Unless you have a content strategy that delivers a data-driven understanding of your customers, you are not achieving all that you can with your content.

Trajectory: the path that a moving object follows through space as a function of time. Wikipedia

A lot impacts trajectory; speed, distance, height, angle, weight of moving object, and the environment (think underwater vs in air against a strong wind). And how you get started sets your trajectory. A slight miscalculation, a dip of the wrist at the last moment and the knife hits the beauty instead of the apple on her head.

Think about two people starting at an identical point who are given the following directions: take four medium steps forward, turn to your right 90º, then take one long step, turn to your left 90º and take 12 steps at a normal walking pace.

Do you think that having started in the same exact point they will end up at the same place? No, of course they won’t. There are too many variables, like how long their legs are, how well they can calculate a 90º turn, or even how well they follow directions.

Now consider if the two people didn’t start at the identical points. It may look like they are ‘walking the same walk,’ but where they end up will be wildly far apart.

With so many variables affecting trajectory, our start point becomes critical. And this is the most important lesson of a content strategy.


Content Strategy is Required

Not optional.

A content strategy delivers your start point, which limits or amplifies the success of your marketing with content. (Note how I am trying to not use the buzz words like content marketing, inbound marketing, social media marketing. But whatever you call it, I am talking about creating content to influence your audience to some sort of action, like joining, renewing, reading, attending, sharing, etc. You get the picture.)

Understanding the road that led to buying from you is the essential Step 1 of a content strategy. How did they get from there to here? To joining your organization or attending your annual convention? Why did they choose you? What made it the right time to buy? What was the biggest hurdle to buying from you.

How do you know what content is best to influence your audience? What tone in your writing will resonate?

Knowing your audience’s motivation is not the same as extrapolating from institutional anecdotes, like they join our community to open doors to other like-minded professionals or they attend because we are the leader in this niche.

Knowing is knowing. It’s not guessing. Not even educated guessing.

Because any error in calculation, or worse, assumptions gets amplified as your marketing goes out in its journey.

Trajectory: the path that a moving object follows through space as a function of time.

The start is simple: know the details about how your customers came to buy from you. The best way to find out is by conducting a one-on-one interview, but there are other ways that can augment your understanding of your buyers.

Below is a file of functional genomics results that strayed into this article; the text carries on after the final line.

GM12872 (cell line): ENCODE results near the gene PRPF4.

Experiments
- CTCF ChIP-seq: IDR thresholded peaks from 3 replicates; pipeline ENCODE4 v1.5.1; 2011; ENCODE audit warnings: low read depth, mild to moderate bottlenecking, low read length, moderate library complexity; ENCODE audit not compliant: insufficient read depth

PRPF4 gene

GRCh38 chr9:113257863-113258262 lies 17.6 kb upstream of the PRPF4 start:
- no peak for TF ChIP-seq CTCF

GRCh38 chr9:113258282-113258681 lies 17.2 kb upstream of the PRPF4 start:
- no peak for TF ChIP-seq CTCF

Ways to learn about your customers


Neuroscience is showing surveys are not as reliable as once we thought they were. Plus, they are limiting. Customer satisfaction surveys just don’t deliver an accurate or full understanding of your customer’s opinion. But they can deliver some insights. And because they are fast and cheap, they can be quite useful.

Focus groups.

Yuk, blech, gag. They introduce group dynamics that don’t allow for a good litmus test of an individual’s ideas. If you have ever watched one that had an über vocal, strong-minded attendee, then you have witnessed a focus group go awry. She may be right, she may be smart, and she may have a lot to offer, but her brain speed and mouth speed are unduly influencing the others in the group. (She is someone you want to interview by the way: a gold mine!) So while these groups can be harnessed for certain purposes, they are not a good option to set your start point; for understanding your buyers’ path to buying from you.

Speaking with members of your team

Identify team members that regularly engage with the customer. Plan the conversation with one person at a time. Make the topic and purpose clear, select a place that allows you to protect your time, and stay on topic.

Mine Your Database

You may already be sitting on a wealth of information that is directly useful to understanding your customer’s motivations and perceptions. If so, lucky you! And don’t forget to check where that information came from? Was there a question added to an application that asked how your customer found you? If so, can you add one more question? Your understanding of you buyers must evolve along with your buyers.

One-on-one interviews.

They do not need to be face-to-face, effective interviews can be conducted over the phone too. In interviews, you can ‘listen’ for answers to questions you never thought or knew to ask. You can recognize and act upon an unexpected opportunity for insights that will be profoundly guiding in your marketing that might have not surfaced through the scripted questions of a survey instrument.

Content Strategy Start Point: Understand why your customer bought from you, how they found you and their biggest hurdle to overcome in selecting you.